The Symbolism of Japanese Flowers
Table of Contents
- Written by Holly Hughes on January 02, 2022
There are few countries whose love of flowers and belief in their powers of communication have become so entwined with their national identity as Japan. Beautiful Japanese flowers – from the revered cherry blossom to the bright chrysanthemum – adorn their coins, their art, and their crockery, and even form the basis of many social activities in Japan.
In this article, we will look at Japan’s traditional flowers, some rare Japanese flowers and the meaning they continue to hold today in Japan and around the world.
Flower meanings in Japan
So integral is the symbolism and potential meaning of flowers in Japanese culture that there exists an ancient floral language known as ‘hanakotoba’. In Japan, this refers to the communicative powers of plants to convey deep emotion or carry unspoken meanings according to their physical presentation or how they appear in Japan’s historical texts.
‘Hanakotoba’ is the understanding that each plant has its own unique meaning that can be used to convey certain sentiments. There are many popular flowers in Japan that are beloved exactly because of what they symbolize in hanakotoba. Let’s look at some of them now.
The Japanese flower of life
Undoubtedly, one of the most common flowers in Japan – and certainly the most famous – is the spectacular cherry blossom, also known as Sakura. As the characteristic blossoms of spring, Sakura is the Japanese flower of life.
Sakura symbolizes hope and renewal in Japan due to its springtime arrival and this sense of rebirth is why it is associated with life. The fact that this plant only blooms for a short period of time in Japan similarly represents the transient, fleeting beauty of life.
As Japan’s national flower, cherry blossoms are so popular they have specific blossom updates on the news and even their own festival called ‘hanami’!
The flower that represents death in Japan
Of course, with life must come death. Yes, there are flowers in Japanese culture that specifically symbolize death! Or rather, there is one flower in Japan: the red spider lily. Also known as ‘higanbana’ – to use one of this flower’s many Japanese names.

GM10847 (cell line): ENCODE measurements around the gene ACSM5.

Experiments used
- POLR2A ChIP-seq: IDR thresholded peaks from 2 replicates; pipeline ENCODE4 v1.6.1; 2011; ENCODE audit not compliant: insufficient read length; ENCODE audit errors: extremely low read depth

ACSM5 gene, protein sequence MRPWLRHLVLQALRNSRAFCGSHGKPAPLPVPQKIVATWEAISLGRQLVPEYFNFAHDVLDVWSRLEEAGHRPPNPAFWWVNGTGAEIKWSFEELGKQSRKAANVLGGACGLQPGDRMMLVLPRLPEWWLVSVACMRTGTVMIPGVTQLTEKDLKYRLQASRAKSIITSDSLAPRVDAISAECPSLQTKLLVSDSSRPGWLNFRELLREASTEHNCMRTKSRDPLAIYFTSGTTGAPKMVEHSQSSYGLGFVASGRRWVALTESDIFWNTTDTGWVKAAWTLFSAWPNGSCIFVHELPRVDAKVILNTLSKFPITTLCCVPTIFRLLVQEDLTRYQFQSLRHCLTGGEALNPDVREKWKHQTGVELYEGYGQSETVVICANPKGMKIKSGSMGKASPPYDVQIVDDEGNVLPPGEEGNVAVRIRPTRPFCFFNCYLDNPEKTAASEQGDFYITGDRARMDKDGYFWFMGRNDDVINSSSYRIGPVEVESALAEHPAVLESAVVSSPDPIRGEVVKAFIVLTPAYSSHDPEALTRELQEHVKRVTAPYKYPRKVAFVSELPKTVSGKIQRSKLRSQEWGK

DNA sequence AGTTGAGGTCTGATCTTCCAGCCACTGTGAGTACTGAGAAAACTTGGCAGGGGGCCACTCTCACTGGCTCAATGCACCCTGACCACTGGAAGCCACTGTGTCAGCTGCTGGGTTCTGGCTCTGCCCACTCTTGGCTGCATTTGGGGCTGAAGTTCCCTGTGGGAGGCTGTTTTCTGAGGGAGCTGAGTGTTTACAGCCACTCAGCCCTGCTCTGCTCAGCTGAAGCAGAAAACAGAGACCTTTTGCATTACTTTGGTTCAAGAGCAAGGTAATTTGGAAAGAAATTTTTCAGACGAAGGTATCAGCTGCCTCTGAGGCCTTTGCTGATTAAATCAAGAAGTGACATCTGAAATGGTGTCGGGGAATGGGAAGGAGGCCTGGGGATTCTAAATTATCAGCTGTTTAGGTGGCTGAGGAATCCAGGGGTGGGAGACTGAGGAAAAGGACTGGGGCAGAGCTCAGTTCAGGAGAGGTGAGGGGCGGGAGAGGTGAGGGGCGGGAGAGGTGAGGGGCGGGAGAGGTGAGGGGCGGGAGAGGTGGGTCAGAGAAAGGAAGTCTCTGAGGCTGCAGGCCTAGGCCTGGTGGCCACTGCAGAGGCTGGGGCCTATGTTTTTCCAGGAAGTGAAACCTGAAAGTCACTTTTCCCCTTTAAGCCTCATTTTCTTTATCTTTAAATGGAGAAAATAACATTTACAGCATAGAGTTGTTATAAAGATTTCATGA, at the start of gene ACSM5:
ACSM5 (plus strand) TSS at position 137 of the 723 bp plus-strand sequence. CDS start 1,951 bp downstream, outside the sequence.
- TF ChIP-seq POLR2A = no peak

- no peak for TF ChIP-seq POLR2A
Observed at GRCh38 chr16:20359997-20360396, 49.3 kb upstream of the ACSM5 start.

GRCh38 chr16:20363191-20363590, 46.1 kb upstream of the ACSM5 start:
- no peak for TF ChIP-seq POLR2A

Sometimes referred to as the flower of death, this plant was often bedded in or near graveyards in Japan where its poison – fatal to rodents and other wild animals - would prevent the dead from being eaten. This, it seems, was the beginning of their association with death in Japan.
More than this, according to theTokyo Times, red spider lilies are also believed to guide souls into the afterlife. The bright colors of its petals are supposed to light the way to ‘the other shore’ – which is one reason red spider lilies are commonly used at funeral arrangements.
Japanese spring flowers
Perhaps the most famous flowers in Japan are the country’s abundant and bright spring blooms. Many of the flowers native to Japan bloom in springtime, bringing with them symbols of hope, renewal, honor, and nobility.
One such plant is the camellia – an early spring flower native to Asia. This flower is known as ‘Tsubaki’ in Japaneseand found favor with nobility during the Edo Period. While camellias traditionally symbolize love, they also used to signify a noble death for samurai and warriors.
Another sumptuous springtime flower common in Japan is wisteria, or ‘Fuji’ as it is locally known. This plant sprouts purple blooms from its trailing vines and this beautiful imagery has long been popularized in artistic motifs in both fashion and art. Many kimonos are decorated with the blossoms of wisteria plants.
Due to the regal coloring of this purple flower, it was typically associated with nobility in Japan’s past.
What makes a good Japanese bouquet?
Now you know some of the traditional and symbolic plants in both Japan and its floral language of ‘hanakotoba’, how do you craft the perfect Japanese bouquet?
It comes as no surprise that even in floral arranging, Japanese culture finds a spiritual and symbolic power. Therefore, when making a Japanese-style bouquet it is important to employ the ancient art ofIkebana – a form of flower arrangement that artistically places blooms of different seasons together in an arrangement.
This tradition has roots in Buddhism, offering flowers to Buddha as a mark of respect. Which is a reason so many of us continue to send flowers today – to show someone we care about that we respect, honor and celebrate them.
Thus, when choosing a Japanese-style bouquet, make sure you use some traditional springtime blooms like wisteria or camellia! Find your perfect bouquet with same-day delivery at 1800Flowersor FromYouFlowers.
If you would like to practice the art of Japan’s Ikebana in your own home, why not subscribe to an EnjoyFlowers subscription? With this subscription, you will get beautiful bundles of 20, 30, or 40 stems delivered fortnightly or monthly, leaving you free to practice this ancient art of Japanese flower arranging.
What do white flowers mean in Japan?
White plants have no specific meaning in Japan, though white varieties of certain plants do have a symbolic meaning. For example, white lilies usually symbolize chastity and purity.
What do white roses mean in Japan?
White roses are associated with innocence, devotion and silence in Japan.
What do chrysanthemums mean in Japanese culture?
Known as ‘kiku’ in Japan, Chrysanthemums are associated with nobility and have appeared on Japan’s Imperial Family’s crest for generations. However, the white ‘kiku’ is often used for funerals as it symbolizes purity, grief, and truth.
What do roses mean in Japanese?
Every color rose carries a different meaning in Japan. Momirobara (pink rose) symbolizes happiness or confidence in someone. Akaibara (red roses) represent love. Roses are common as floral presents in Japan and are typically given when the giver wishes to express deep emotion.
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